Tuesday, May 29, 2007

Phishing email

I recently received a phishing message that looked like this:
Dear National City business client:

The National City Corporate Customer Service requests you to complete the National City Business Online Client Form.

This procedure is obligatory for all business and corporate clients of National City.

Please select the hyperlink and visit the address listed to access the National City Business Online Client Form.


Again, thank you for choosing National City for your business needs. We look forward to working with you.

***** Please do not respond to this email *****

This mail is generated by an automated service.
Replies to this mail are not read by National City Corporate Customer Service or technical support.


Of course, the actual link points to http://session-9681849.nationalcity.com.userpro.tw/corporate/

The site 'userpro.tw' is being used for malicious purposes. The other hidden component of this message was below the dashed line, "hidden" by setting the font to white: (or near white -- FFFFF3, FFFFF6 and FFFFFF were used)
interface: 0x36, 0x1, 0x63, 0x6256, 0x988, 0x2572, 0x80, 0x7637, 0x57264282 end, SGK, include, B870, K8H, WV5O, UK5, create. 0x6, 0x8549, 0x119, 0x8820, 0x402, 0x81, 0x31 8XU: 0x873, 0x5224, 0x2, 0x2, 0x9, 0x8, 0x080, 0x515, 0x43, 0x96767749, 0x88, 0x340, 0x25 0x2, 0x49725777, 0x56099999, 0x29944557, 0x7245, 0x725 M06D: 0x02484306, 0x7392, 0x33, 0x538, 0x525, 0x67920133, 0x3282 XLM: 0x4 2PEU: 0x014, 0x48384334, 0x1, 0x1, 0x11505955, 0x9691, 0x63, 0x189, 0x85388483, 0x113, 0x81125589, 0x0528 0x081PZ: 0x10, 0x7513, 0x410, 0x0375, 0x134, 0x5 CRA: 0x16, 0x58937392, 0x181, 0x27551688, 0x026, 0x5300, 0x45, 0x427, 0x41491833, 0x43275927, 0x9, 0x2, 0x7, 0x462 0x33, 0x0589, 0x771, 0x69, 0x3, 0x96524563, 0x588, 0x8388, 0x3, 0x17, 0x8769, 0x137, 0x4, 0x2211, 0x30 engine KMY9 engine stack: 0x0016 tmp: 0x43286114, 0x88, 0x04, 0x2, 0x095, 0x65, 0x79461383, 0x18078378, 0x65882286, 0x1, 0x6, 0x06 CHA start: 0x3520, 0x1064, 0x69, 0x047, 0x214, 0x062, 0x678, 0x227 0x91708961, 0x0625, 0x2, 0x0, 0x278, 0x2, 0x0, 0x7, 0x09339745 2TWO: 0x14, 0x1, 0x90402223, 0x572, 0x1980, 0x4, 0x9, 0x6377, 0x6914, 0x43462100, 0x848, 0x26 Q8BE: 0x37865183, 0x11, 0x06, 0x2, 0x2132, 0x3, 0x70656885, 0x3758 HKU: 0x1114, 0x1914, 0x2, 0x45, 0x263 0x4, 0x3930, 0x3, 0x4, 0x3, 0x4, 0x0, 0x79365666, 0x4856, 0x57, 0x0, 0x77, 0x4, 0x10401843, 0x6317 0x11658786, 0x0, 0x5 YTIZ, Z5JV, WOJ, api, create0x14424486, 0x17907803, 0x590, 0x13855537 0x591, 0x6, 0x22, 0x2126, 0x81675440, 0x67351277, 0x6, 0x1 serv: 0x36026386, 0x6, 0x7, 0x772, 0x64, 0x8180, 0x9701, 0x50750989, 0x7, 0x9, 0x87, 0x3058, 0x5, 0x263, 0x23 7Z1 common KXLL hex 0x0071, 0x63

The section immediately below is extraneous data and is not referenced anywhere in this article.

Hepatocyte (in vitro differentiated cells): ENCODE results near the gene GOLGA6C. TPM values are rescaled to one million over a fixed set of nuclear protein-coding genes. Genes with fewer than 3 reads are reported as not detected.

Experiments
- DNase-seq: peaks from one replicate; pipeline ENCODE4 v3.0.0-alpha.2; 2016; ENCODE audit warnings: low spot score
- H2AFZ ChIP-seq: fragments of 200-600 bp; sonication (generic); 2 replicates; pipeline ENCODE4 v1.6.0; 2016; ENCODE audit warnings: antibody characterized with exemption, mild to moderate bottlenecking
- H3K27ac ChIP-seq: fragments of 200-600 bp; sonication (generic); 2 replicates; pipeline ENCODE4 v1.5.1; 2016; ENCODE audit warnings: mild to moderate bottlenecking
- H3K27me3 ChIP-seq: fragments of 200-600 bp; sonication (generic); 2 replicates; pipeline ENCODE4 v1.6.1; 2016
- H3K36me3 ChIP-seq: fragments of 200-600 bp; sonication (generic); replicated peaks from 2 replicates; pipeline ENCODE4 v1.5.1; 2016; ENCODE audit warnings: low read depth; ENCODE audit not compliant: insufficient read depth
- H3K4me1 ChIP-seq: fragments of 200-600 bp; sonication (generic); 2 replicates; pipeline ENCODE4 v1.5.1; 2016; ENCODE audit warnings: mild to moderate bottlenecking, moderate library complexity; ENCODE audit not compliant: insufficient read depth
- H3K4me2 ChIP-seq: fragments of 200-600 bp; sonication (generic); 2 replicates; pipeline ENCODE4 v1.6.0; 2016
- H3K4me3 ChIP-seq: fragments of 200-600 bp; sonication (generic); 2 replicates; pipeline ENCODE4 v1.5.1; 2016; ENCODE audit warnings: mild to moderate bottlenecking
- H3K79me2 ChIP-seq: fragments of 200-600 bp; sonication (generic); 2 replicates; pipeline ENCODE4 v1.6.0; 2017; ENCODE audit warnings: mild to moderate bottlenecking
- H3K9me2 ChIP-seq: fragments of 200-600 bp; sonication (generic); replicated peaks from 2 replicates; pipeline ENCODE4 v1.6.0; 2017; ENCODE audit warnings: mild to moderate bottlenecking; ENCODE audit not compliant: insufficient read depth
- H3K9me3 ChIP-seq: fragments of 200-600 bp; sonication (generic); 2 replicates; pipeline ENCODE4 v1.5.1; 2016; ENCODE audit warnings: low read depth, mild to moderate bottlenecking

I'm curious about the code: do you think the hex was used to defeat Bayesian SPAM filters, a programming mistake by the Phisher or something else?

Thursday, May 24, 2007

Pain relief for SOX audits

Got this note from a colleague today:
THERE IS HOPE :).. Here is what we turned up.... reading through the details to see what it REALLY means!:

The PCAOB's proposed changes could do just that. The governing body is proposing to allow companies to conduct a risk assessment, which will help them identify the most likely avenues for financial fraud. Auditors might then require more stringent compliance in those areas -- such as sophisticated forensics that allow auditors to find out who made changes to the general ledger and when -- while allowing less likely fraud avenues, such as backup tampering, to come under less scrutiny.


And the PCAOB is considering adopting more detailed guidelines for how SOX audits are conducted, Davis observes. "There have been some concerns because there's no real accreditation for SOX auditors, as there are for [Payment Card Industry] standards," he says. "This would help set some common standards for what a SOX audit entails and what qualifications an auditor has to have."

Looks like the PCAOB has also done extensive work to allow the auditors more latitude to scale the their work to match the size and complexity of an organizations -- Great news for smaller public companies.

Hello and a Question for Michael

My beautiful espousa forwarded this message to me from a friend:
Something came up today and I have a quick question for Michael: In a nutshell, someone online accessed my checking account (with Washington Mutual) and drew out 500.00 from USAA (the bank with which I have a savings account, a credit card and renters' insurance.)

I recently did an online electronic transaction from USAA, telling them to remove funds from my Washington Mutual account (like I do every month) to pay off an insurance premium.

Between last night and this morning, a transaction took place whereby 500.00 was transferred via a "USAA Internet Chk" from my WaMu account to an alleged USAA accont somewhere, or probably, just through USAA and out a back door. I have both USAA and Washington Mutual investigating it, but boy, it's a rude way to start someone's morning!

Anyway Michael, if you have a view of what may have happened, I'd love to hear it. The only thing differently I've done recently is to reset my DNS server numbers in my wireless router to those of openDNS.com, a free service that supposedly prevents phishing, etc. I've since reset the router to just get DNS numbers automatically (I'm with Verizon).

Sorry to bother you with this, but you're probably much savvier than any of these folks and might have some insight. As it is, I'm grateful that ------y keeps her money with a separate bank, though we do have other WaMu Joint accounts... Makes us gunshy to use the internet for banking transactions (emphasis is mine) - or at least to maybe designate just one, and then to feed it funds for electronic fund transfers at the time bills come due...

All the best,

This sort of thing is very uncommon, but we always jump to the conclusion that we've been hacked by a criminal. This is the email I sent back to my friend last night:

Hello N------,
  1. Go to a friends house or a system at work and change all of your passwords! Don't use your computer, it may have been compromised.

  2. Never re-use a financial site password with any other site.

  3. Change the password on your router and other network equipment.